How to manage the intensity of comparison in comparative advertising over time

JangSun Hwang
University of Tenessee, Knoxville


During the past quarter century, comparative advertising (CA) has been one of the most popular advertising message formats in the USA since the Federal Trade Commission's informal encouragement of explicit comparisons in 1972 (Barry 1993b). While numerous research efforts have been devoted to this area, the majority of CA studies have explored the effectiveness of CA by contrasting CA with noncomparative advertising (NCA). Although, according to the large body of extant empirical research, the effectiveness of CA seems to be equivocal, most researchers concur that CA is more effective than NCA under certain conditions. The CA research seems to be exhausted in terms of finding critical variables that influence consumers' responses (for excellent summaries see Barry 1993a; Barry 1993b; Grewal et al. 1997). Previous CA studies fall under the combinations of three kinds of variable, as shown in Table 1. Dependent variables may be classified as the three broad categories of consumer responses: cognitive, affective and behavioural. Independent variables may be categorised as either external or internal. The former is beyond the control of CA execution itself (e.g. product types, market position). The latter may be modified and controlled by CA executions (e.g. source credibility, characteristic of information).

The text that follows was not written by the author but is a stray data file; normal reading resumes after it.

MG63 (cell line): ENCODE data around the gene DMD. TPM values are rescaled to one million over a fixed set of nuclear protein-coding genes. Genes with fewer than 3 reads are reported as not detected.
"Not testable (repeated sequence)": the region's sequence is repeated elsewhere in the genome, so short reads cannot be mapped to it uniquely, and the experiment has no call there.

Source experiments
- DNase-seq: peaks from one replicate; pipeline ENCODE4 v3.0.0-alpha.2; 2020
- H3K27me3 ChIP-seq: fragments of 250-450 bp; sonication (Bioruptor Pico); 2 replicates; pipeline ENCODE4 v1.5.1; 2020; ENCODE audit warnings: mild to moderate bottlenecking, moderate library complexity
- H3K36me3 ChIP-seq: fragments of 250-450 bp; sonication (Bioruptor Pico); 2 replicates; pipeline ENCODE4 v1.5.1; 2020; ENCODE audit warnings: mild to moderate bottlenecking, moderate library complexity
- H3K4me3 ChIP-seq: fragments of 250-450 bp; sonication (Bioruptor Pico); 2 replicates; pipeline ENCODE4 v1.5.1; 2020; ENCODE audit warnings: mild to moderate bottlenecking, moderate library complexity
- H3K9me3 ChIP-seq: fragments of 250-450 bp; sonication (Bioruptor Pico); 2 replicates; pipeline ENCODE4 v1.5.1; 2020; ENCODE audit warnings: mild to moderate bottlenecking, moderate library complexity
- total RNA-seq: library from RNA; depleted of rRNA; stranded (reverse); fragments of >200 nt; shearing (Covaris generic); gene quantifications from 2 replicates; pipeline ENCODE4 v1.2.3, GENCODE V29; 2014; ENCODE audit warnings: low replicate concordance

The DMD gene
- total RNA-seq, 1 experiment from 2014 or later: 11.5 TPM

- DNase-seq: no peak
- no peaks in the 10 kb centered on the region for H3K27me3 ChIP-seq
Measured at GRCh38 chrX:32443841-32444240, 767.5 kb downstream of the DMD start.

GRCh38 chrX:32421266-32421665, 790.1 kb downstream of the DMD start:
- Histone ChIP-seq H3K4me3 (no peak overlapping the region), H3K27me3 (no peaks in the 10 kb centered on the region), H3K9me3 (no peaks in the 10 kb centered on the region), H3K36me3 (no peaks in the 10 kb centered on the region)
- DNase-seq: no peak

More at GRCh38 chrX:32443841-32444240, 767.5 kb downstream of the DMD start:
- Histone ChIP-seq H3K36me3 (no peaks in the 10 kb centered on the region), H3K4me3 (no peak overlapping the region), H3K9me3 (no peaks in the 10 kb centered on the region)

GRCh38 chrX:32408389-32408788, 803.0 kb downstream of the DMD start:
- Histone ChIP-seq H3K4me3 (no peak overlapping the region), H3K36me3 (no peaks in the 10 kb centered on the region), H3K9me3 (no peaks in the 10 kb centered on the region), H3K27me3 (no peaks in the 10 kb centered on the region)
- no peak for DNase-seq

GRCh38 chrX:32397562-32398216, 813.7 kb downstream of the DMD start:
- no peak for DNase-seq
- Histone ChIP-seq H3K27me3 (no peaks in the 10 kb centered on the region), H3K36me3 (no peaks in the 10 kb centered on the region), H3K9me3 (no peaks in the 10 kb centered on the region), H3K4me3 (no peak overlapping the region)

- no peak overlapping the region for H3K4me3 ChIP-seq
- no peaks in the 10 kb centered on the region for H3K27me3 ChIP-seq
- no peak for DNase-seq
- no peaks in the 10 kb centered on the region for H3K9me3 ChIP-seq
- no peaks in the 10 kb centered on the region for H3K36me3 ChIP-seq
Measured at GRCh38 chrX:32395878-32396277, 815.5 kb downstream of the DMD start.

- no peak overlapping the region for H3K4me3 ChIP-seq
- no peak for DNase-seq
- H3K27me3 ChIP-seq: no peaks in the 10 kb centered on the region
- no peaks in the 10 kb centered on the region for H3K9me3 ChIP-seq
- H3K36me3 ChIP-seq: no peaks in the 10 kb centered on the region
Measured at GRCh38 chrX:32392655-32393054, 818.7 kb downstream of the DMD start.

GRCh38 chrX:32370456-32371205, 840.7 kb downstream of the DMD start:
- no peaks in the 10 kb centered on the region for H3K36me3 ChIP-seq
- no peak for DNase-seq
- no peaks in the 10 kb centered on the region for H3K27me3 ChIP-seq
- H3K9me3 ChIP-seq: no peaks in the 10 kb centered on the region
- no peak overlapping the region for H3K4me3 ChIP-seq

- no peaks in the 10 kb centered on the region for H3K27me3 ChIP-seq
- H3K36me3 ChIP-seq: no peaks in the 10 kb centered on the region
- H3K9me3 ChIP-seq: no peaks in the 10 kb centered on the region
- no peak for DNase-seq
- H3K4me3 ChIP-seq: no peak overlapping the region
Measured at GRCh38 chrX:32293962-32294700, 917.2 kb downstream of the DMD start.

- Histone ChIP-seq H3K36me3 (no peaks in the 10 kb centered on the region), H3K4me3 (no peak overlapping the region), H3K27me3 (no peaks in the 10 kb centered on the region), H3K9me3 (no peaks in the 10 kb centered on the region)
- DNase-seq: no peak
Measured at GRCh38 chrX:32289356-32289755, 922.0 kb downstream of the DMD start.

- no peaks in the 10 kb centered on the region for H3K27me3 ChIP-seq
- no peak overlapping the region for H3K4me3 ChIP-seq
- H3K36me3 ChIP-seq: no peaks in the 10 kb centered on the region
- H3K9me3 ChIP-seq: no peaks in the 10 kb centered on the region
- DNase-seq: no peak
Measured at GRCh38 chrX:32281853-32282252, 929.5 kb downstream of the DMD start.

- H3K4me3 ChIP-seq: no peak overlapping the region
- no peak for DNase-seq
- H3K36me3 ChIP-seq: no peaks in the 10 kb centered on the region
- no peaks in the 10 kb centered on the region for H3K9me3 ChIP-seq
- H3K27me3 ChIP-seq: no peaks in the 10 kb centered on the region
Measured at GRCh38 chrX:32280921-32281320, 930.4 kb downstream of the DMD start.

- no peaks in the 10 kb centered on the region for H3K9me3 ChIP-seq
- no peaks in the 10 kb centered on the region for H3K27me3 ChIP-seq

Table 1: major variables of ca studies


Representative studies

Dependent variables

  • Attention
  • Awareness (recall)
  • Information processing
  • Believability
Barry & Tremblay (1975); Wilkie & Farris (1875); Prasad (1976); Pride et al. (1979); Jain & Hackleman (1978); Grossbart et al. (1986); Pechmann & Stewart (1990).
  • Attitude towards the as
  • Attitude towards the product
Shimp & Dyer (1978); Swinyard (1981); Etgar & Goodwin (1982); Muehling (1987); Droge (1989); Muehling et al. (1990).
  • Intention to purchase
Shimp & Dyer (1978); Iyer (1988); Droge (1989).

Independent variables

Product type
  • Function vs. psychological
  • Involvement (high vs. low)
Etgar & Goodwin (1977); McDougall (1978); Ash & Wee (1983); Droge (1989); Muehling et al. (1990).
Market position
  • Lowshare
  • New vs. existing
Droge & Darmon (1987); Iyer (1988); Pechmann & Stewart (1990); Gnepa (1993); Auken & Adams (1998).
  • CA usage (dominant vs. rare)
Donthu (1998).
Source credibility
  • High vs. low
Kelly (1972); Bodewyn & Marton (1978); Belch (1981); Gotlieb & Sarel (1991).
Message type
  • Onesided vs. twosided
Swinyard (1981); Etgar & Goodwin (1982).
Types of comparison
  • Superiority vs. parity
Buchanan & Smithies (1989).
* External variables: variables out with the CA execution.
** Internal variables: variables controlled by the CA execution.